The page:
Before there was Xbox and PlayStation, and way back before even Nintendo and Atari 2600 (think waaay back), there was a world domination strategy game (played with tiny plastic pieces on a flat game-board) that was so earth shatteringly cool that it defied description. No computer screen rendering was required to imagine the massing of superior firepower to encircle and destroy your enemies. That game was the legendary game of Risk (still sold by Hasbro today), and it was nothing less than epic (if you actually had friends to play it with). If one could have imagined the real combat coordination and visualization that was missing from Risk, I believe Machines at War 3 ($6.99) would not have been far off the mark!
I have played MAW for years (also know as Land, Air, Sea Warfare), and have always enjoyed it, so I jumped at a chance to check out the latest version. I tried out the first game (and reviewed it) for our Pockect PC magazine blogs back in 2008. The game has evolved through several versions (see my more exhaustive iPhonelife review here). Mostly what I hate about MAW, Risk, and really any real-time-strategy (RTS) game in general is that I'm not good at them. I'm too cautious, or unimaginative, to come up with a winning strategy before I get smacked down by the enemy. That doesn't stop me from loving them, however.
MAW has an excellent tutorial in the new version, which is a must if you want to learn how to effectively advance in this game. What I remember of the early games is a simpler you-vs-computer scenario where you build a fort and the computer enemy builds a fort. At some point you attack each other. Biggest, baddest army wins. Simple. The first version of MAW for iPhone I reviewed changed that markedly. Lots of new game variations were in there. Mega units (serious firepower that had to be developed) and other advances started making the game more complex than the earlier versions. You could develop specific types of unit technology that could only be defeated with a similar countermeasure, and the offensive and defensive gameplay variations were mind-boggling.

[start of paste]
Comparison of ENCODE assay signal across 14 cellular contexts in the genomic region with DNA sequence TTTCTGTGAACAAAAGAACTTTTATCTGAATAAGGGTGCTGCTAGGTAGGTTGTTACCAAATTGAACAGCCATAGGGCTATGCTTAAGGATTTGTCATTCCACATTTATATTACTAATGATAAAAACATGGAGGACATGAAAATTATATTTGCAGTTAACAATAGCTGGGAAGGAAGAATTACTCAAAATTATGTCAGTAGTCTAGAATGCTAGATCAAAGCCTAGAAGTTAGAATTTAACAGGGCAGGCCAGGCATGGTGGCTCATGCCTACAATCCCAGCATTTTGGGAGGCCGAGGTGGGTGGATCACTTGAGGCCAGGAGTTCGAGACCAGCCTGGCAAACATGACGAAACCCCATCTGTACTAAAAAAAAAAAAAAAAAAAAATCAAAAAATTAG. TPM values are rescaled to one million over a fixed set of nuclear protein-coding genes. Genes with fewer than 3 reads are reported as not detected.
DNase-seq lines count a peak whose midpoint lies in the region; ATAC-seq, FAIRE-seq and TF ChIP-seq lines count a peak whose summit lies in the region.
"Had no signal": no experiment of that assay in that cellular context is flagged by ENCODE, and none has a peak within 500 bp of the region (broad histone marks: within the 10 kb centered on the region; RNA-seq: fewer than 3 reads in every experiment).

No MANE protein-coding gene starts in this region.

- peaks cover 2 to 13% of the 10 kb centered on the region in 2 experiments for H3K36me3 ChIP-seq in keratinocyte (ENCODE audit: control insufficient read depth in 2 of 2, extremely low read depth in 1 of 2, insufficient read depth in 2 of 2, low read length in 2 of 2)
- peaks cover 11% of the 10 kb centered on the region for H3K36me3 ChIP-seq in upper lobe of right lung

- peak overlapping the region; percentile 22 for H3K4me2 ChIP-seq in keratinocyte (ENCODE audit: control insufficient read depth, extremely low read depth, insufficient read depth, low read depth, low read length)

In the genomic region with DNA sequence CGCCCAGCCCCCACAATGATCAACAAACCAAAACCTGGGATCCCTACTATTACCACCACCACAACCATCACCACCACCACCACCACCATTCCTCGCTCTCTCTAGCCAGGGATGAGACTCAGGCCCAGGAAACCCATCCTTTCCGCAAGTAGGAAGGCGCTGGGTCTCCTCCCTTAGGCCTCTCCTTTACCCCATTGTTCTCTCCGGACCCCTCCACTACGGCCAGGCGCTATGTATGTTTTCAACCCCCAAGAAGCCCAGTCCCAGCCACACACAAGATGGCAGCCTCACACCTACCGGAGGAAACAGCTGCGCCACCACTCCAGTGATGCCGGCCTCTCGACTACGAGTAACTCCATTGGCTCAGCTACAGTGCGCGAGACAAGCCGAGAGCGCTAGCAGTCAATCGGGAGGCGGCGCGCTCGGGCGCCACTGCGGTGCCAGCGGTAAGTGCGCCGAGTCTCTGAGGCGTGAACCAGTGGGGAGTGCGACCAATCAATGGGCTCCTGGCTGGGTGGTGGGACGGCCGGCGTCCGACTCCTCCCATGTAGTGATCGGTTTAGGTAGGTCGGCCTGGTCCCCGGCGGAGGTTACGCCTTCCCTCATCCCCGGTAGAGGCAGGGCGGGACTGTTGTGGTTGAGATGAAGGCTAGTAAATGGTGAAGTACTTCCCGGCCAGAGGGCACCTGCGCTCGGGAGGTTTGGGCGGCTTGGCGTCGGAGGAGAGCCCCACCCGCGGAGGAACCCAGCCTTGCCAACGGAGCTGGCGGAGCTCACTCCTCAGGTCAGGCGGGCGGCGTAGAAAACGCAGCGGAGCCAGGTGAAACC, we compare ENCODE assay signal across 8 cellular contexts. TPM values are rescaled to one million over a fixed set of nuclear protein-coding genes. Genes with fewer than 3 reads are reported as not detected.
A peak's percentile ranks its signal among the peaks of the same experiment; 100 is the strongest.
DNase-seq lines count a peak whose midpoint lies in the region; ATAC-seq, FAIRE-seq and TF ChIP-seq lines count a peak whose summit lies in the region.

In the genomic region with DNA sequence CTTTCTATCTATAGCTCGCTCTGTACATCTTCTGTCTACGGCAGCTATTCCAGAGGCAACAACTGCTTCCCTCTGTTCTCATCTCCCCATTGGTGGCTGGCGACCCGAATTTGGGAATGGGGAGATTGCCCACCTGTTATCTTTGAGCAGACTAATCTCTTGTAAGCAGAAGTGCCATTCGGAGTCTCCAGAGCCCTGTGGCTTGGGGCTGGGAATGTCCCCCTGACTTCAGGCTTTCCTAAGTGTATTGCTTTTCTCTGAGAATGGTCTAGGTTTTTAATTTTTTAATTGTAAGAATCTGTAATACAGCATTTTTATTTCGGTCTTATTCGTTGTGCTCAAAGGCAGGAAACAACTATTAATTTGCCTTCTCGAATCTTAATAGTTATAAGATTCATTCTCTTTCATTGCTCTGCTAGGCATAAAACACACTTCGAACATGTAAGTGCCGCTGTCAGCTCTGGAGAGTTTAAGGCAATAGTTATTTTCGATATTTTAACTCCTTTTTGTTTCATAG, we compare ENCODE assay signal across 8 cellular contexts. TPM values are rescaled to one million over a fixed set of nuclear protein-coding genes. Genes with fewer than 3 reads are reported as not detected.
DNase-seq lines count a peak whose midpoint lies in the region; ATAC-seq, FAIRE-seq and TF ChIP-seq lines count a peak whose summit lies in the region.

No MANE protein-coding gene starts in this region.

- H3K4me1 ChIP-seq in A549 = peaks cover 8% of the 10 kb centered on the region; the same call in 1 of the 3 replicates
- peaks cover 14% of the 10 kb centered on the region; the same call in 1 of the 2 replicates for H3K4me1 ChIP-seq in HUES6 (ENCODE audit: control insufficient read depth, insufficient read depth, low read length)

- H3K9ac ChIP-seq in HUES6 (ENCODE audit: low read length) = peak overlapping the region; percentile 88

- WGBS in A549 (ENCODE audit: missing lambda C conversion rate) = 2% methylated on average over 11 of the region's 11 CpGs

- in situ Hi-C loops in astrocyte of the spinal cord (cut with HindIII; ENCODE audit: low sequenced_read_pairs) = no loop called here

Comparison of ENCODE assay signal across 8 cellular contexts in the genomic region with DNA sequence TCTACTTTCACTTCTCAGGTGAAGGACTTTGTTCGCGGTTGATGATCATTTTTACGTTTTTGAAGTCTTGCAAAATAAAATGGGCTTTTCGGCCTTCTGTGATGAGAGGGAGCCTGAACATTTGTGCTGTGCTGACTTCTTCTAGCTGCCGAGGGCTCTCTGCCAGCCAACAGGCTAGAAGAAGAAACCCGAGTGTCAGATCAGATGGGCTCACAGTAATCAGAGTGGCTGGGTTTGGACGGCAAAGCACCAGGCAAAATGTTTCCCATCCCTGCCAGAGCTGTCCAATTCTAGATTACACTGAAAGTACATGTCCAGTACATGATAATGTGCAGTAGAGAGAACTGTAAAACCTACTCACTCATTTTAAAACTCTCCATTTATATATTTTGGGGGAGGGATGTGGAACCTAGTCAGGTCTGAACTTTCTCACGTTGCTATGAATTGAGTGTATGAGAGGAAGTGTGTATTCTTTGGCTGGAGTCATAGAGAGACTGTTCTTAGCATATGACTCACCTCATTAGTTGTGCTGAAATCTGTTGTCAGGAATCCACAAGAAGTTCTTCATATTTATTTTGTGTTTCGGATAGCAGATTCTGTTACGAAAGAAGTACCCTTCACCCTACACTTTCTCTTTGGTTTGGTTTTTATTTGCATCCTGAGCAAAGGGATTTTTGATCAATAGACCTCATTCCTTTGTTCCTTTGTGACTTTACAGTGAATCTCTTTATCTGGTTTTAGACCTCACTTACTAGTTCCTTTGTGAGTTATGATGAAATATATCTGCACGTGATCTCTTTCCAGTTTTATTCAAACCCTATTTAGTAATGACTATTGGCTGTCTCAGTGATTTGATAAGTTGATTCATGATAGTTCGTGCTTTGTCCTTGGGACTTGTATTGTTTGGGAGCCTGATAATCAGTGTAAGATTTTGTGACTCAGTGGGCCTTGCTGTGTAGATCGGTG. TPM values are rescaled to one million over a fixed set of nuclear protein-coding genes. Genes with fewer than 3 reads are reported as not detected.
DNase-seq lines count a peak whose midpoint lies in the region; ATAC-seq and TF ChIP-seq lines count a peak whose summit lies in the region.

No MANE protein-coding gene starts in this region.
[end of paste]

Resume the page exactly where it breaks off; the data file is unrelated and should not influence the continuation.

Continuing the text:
MAW 3 builds on that legacy with 21 new campaign missions, random and fully customizable map generation, a multiplayer mode, and 130 combat units (with infantry fighting forces). The terrain, and miniaturized combat scenes are not high resolution, but then the game stays at a lightweight 131MB, and the extra graphics would just slow gameplay anyway. With a huge number of units (up to 5000) in the game area, one needs to quickly scroll around to control them effectively—a potential problem with a heavy graphics payload.
Once experienced, it is mind-boggling to realize that MAW is an evolution of a game that is created and marketed by a single person, and enjoys indie gaming success across three major platforms (iOS, Windows, and Mac). MAW 3 ran really well on both my iPad mini and PC, and I offered up only a few minor menu tweaks to the developer in way of critique.
This is a classic RTS game, and one I highly recommend. It has some flash and bang for the buck, without coming in at too heavy a storage or battery-draining graphics-processing impact. It is a bit spendy at $6.99, but then it is an amazingly versatile and fun game. If you want to get a touch of strategy gaming nostalgia at a high quality for iOS, this one is worth the price.
Ton of combat strategy complexity
Multiple game modes and customizations